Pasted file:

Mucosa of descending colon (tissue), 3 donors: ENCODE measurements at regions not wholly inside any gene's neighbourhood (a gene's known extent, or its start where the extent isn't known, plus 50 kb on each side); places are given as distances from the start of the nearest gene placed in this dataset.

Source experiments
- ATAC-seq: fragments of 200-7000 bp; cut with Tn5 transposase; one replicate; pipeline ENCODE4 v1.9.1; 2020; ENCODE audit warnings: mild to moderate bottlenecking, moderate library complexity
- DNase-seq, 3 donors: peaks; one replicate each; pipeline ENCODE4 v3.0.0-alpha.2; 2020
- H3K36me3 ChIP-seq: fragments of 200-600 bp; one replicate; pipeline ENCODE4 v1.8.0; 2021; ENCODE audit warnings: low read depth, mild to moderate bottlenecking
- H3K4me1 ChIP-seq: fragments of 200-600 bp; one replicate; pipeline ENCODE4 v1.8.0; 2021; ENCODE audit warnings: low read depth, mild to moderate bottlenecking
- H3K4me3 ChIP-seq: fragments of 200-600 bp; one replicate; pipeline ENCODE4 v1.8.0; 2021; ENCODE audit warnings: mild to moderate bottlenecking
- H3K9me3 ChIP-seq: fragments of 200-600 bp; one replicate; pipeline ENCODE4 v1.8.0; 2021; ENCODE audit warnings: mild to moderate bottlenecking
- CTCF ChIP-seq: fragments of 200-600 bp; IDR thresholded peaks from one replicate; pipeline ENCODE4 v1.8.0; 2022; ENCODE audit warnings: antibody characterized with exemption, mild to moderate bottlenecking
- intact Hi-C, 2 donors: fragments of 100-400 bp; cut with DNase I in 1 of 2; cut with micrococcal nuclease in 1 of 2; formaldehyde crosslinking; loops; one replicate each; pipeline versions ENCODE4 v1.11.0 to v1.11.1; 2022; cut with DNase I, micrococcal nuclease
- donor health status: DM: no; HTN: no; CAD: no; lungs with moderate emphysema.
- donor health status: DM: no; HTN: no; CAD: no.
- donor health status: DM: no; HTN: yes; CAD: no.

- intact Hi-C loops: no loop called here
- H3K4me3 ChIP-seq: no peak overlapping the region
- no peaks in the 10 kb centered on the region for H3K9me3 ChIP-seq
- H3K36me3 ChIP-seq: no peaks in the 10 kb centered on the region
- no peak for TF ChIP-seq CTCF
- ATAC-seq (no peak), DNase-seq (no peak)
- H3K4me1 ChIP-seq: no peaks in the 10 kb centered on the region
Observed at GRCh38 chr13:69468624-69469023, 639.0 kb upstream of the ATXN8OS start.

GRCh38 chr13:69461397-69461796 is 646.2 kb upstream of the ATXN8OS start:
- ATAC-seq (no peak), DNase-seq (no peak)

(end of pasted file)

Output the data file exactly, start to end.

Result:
Mucosa of descending colon (tissue), 3 donors: ENCODE measurements at regions not wholly inside any gene's neighbourhood (a gene's known extent, or its start where the extent isn't known, plus 50 kb on each side); places are given as distances from the start of the nearest gene placed in this dataset.

Source experiments
- ATAC-seq: fragments of 200-7000 bp; cut with Tn5 transposase; one replicate; pipeline ENCODE4 v1.9.1; 2020; ENCODE audit warnings: mild to moderate bottlenecking, moderate library complexity
- DNase-seq, 3 donors: peaks; one replicate each; pipeline ENCODE4 v3.0.0-alpha.2; 2020
- H3K36me3 ChIP-seq: fragments of 200-600 bp; one replicate; pipeline ENCODE4 v1.8.0; 2021; ENCODE audit warnings: low read depth, mild to moderate bottlenecking
- H3K4me1 ChIP-seq: fragments of 200-600 bp; one replicate; pipeline ENCODE4 v1.8.0; 2021; ENCODE audit warnings: low read depth, mild to moderate bottlenecking
- H3K4me3 ChIP-seq: fragments of 200-600 bp; one replicate; pipeline ENCODE4 v1.8.0; 2021; ENCODE audit warnings: mild to moderate bottlenecking
- H3K9me3 ChIP-seq: fragments of 200-600 bp; one replicate; pipeline ENCODE4 v1.8.0; 2021; ENCODE audit warnings: mild to moderate bottlenecking
- CTCF ChIP-seq: fragments of 200-600 bp; IDR thresholded peaks from one replicate; pipeline ENCODE4 v1.8.0; 2022; ENCODE audit warnings: antibody characterized with exemption, mild to moderate bottlenecking
- intact Hi-C, 2 donors: fragments of 100-400 bp; cut with DNase I in 1 of 2; cut with micrococcal nuclease in 1 of 2; formaldehyde crosslinking; loops; one replicate each; pipeline versions ENCODE4 v1.11.0 to v1.11.1; 2022; cut with DNase I, micrococcal nuclease
- donor health status: DM: no; HTN: no; CAD: no; lungs with moderate emphysema.
- donor health status: DM: no; HTN: no; CAD: no.
- donor health status: DM: no; HTN: yes; CAD: no.

- intact Hi-C loops: no loop called here
- H3K4me3 ChIP-seq: no peak overlapping the region
- no peaks in the 10 kb centered on the region for H3K9me3 ChIP-seq
- H3K36me3 ChIP-seq: no peaks in the 10 kb centered on the region
- no peak for TF ChIP-seq CTCF
- ATAC-seq (no peak), DNase-seq (no peak)
- H3K4me1 ChIP-seq: no peaks in the 10 kb centered on the region
Observed at GRCh38 chr13:69468624-69469023, 639.0 kb upstream of the ATXN8OS start.

GRCh38 chr13:69461397-69461796 is 646.2 kb upstream of the ATXN8OS start:
- ATAC-seq (no peak), DNase-seq (no peak)